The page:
Health In Focus
  • The child who received the first successful double hand transplant is also the first child in whom a research team has identified brain reorganization.
  • The brain remapping that was caused due to amputation of the limbs has reverted back to the typical pattern after transplantation.
  • Study shows new insights into brain reorganization and brain plasticity in children.

Zion, a 10 year old, who underwent the first successful double hand transplant also happens to be the first child in whom brain reorganization was observed. While Zion had massive reorganization after his limbs were amputated, the team has found that after transplantation his brain remapping has started reverting to its normal pattern. This has brought back function into Zion's newly transplanted hands. The study was conducted by research teams from the Children's Hospital of Philadelphia and the Perelman School of Medicine at the University of Pennsylvania and published in the Annals of Clinical and Translational Neurology.

Zion's Story

Zion Harvey was born a normal child with hands and legs. But when he was two, an unfortunate sepsis required the amputation of both his upper and lower limbs. He had also received a kidney transplant at the age of 4, following kidney failure. In 2015, 10 year old Zion was the world's first successful double hand transplant recipient.
Brain Remapping Reversible In A 10-Year Old Recipient Of A Double Hand Transplant

Brain remapping

Each area of the body that receives a sensory input like the hands, feet, or lips has a specific location in the brain that perceives the corresponding sensory input that they send back. This is called the somatosensory representation where a particular area of the brain reflects a part of the body. However, when any part of the body stops receiving the input due to reasons like amputations where the specific part is detached from the body, the brain remaps itself. The brain remapping that occurs after amputation of the upper limb is called massive cortical reorganization (MCR).

"We know from research in nonhuman primates and from brain imaging studies in adult patients that, following amputation, the brain remaps itself when it no longer receives input from the hands," said William Gaetz, PhD, first author from the Biomagnetic Imaging Laboratory at Children's Hospital of Philadelphia. "The brain area representing sensations from the lips shifts as much as 2 centimeters to the area formerly representing the hands."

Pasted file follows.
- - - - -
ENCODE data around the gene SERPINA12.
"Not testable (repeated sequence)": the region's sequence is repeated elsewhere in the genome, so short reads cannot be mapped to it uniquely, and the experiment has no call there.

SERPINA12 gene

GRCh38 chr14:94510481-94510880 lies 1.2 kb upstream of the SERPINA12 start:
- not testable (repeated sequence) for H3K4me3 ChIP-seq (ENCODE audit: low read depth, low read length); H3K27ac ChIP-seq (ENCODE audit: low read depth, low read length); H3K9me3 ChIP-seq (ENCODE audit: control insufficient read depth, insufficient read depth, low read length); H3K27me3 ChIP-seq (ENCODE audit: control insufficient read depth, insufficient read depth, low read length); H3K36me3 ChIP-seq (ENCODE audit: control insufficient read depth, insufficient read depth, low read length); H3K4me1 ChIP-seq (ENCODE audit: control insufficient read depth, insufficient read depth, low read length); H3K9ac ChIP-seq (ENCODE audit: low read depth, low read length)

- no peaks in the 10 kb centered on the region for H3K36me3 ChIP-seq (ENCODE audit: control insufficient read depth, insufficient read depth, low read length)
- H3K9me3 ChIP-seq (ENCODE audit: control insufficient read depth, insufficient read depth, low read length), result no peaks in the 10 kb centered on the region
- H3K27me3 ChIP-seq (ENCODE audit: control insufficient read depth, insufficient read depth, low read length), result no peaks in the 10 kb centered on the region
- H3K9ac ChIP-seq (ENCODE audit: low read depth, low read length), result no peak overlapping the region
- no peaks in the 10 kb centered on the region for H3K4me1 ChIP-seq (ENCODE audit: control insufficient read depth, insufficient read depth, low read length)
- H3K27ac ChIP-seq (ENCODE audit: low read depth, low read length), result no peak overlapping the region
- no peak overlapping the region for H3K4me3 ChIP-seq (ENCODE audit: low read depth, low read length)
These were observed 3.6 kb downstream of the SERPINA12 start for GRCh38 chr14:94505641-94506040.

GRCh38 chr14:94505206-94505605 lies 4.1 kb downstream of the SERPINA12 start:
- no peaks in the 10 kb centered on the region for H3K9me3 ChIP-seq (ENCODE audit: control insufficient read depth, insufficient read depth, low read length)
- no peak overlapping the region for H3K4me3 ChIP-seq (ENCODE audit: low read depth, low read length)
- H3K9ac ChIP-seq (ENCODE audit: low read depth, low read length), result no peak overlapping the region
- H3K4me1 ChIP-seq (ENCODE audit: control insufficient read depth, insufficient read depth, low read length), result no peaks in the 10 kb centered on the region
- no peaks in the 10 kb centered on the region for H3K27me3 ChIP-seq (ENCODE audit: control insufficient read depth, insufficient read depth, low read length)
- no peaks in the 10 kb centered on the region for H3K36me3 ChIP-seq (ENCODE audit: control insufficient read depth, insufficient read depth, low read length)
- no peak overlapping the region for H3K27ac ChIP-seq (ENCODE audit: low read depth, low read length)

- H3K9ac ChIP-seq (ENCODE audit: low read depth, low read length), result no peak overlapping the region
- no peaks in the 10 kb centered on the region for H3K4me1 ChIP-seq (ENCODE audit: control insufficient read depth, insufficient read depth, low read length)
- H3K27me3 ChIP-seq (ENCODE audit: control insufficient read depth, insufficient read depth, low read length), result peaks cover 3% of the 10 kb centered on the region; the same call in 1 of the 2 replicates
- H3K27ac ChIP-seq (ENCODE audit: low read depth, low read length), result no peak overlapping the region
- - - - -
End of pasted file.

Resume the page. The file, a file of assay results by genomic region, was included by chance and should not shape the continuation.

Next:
Study Overview

While the team that worked with Zion believe that his brain reorganization started 6 years before he received the transplant, the highlight was that, following amputation the reorganization started to revert back to normal somatosensory network.

Magnetoencephalography (MEG) was used to measure magnetic activity in Zion's brain and in specific, to detect the location of the brain, signal strength and timing of Zion's response to sensory stimuli. The MEG's were conducted four times in the year after the transplant. The same was also done on five healthy control children of the same age.

Zion's transplanted finger tips did not respond to touch during the first two visits. Also, when his lips were touched, the MEG signal was found in the hand area of the brain's cortex instead of the lip area. Moreover there was a 20 millisecond delay compared to the healthy controls. During the last two visits, when fingertips were stimulated MEG signals appeared in the hand region of the brain. Also, MEG signals from lip stimulation had returned to the lip region of the brain with a normal response time. Zion's brain that had remapped after amputation was slowly beginning to revert to normal as his new hands were receiving sensory input.

This is what L. Scott Levin, MD, FACS, chairman of Orthopedic Surgery and a professor of Plastic Surgery at Penn Medicine, and director of the Hand Transplantation Program at CHOP, who lead the 40 member team that operated on Zion had to say:

"With the changes observed in his brain, which our collaborative team has been closely evaluating since his transplant two years ago, Zion is now the first child to exhibit brain mapping reorientation. This is a tremendous milestone not only for our team and our research, but for Zion himself. It is yet another marker of his amazing progress, and continued advancement with his new limbs."

Reference :
  1. W. Gaetz, et al, "Massive cortical reorganization following bilateral transplants of the hands: evidence from the first successful bilateral pediatric hand transplant patient," Annals of Clinical and Translational Neurology, Dec. 6, 2017.
Source: Medindia

Most Popular on Medindia